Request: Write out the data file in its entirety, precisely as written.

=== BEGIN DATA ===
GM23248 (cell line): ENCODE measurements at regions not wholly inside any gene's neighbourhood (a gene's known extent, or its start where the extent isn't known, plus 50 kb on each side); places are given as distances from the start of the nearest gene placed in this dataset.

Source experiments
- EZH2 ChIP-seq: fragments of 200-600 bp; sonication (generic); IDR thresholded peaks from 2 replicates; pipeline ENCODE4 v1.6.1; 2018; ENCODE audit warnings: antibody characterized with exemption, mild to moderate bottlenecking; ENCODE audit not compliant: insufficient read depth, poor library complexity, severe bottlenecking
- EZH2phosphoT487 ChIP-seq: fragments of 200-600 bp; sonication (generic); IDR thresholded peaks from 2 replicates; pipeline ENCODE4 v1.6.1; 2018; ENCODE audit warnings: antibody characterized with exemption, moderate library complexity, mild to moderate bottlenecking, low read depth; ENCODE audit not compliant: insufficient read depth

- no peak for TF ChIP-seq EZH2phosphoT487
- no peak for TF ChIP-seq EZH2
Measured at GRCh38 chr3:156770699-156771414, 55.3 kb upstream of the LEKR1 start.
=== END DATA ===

GM23248 (cell line): ENCODE measurements at regions not wholly inside any gene's neighbourhood (a gene's known extent, or its start where the extent isn't known, plus 50 kb on each side); places are given as distances from the start of the nearest gene placed in this dataset.

Source experiments
- EZH2 ChIP-seq: fragments of 200-600 bp; sonication (generic); IDR thresholded peaks from 2 replicates; pipeline ENCODE4 v1.6.1; 2018; ENCODE audit warnings: antibody characterized with exemption, mild to moderate bottlenecking; ENCODE audit not compliant: insufficient read depth, poor library complexity, severe bottlenecking
- EZH2phosphoT487 ChIP-seq: fragments of 200-600 bp; sonication (generic); IDR thresholded peaks from 2 replicates; pipeline ENCODE4 v1.6.1; 2018; ENCODE audit warnings: antibody characterized with exemption, moderate library complexity, mild to moderate bottlenecking, low read depth; ENCODE audit not compliant: insufficient read depth

- no peak for TF ChIP-seq EZH2phosphoT487
- no peak for TF ChIP-seq EZH2
Measured at GRCh38 chr3:156770699-156771414, 55.3 kb upstream of the LEKR1 start.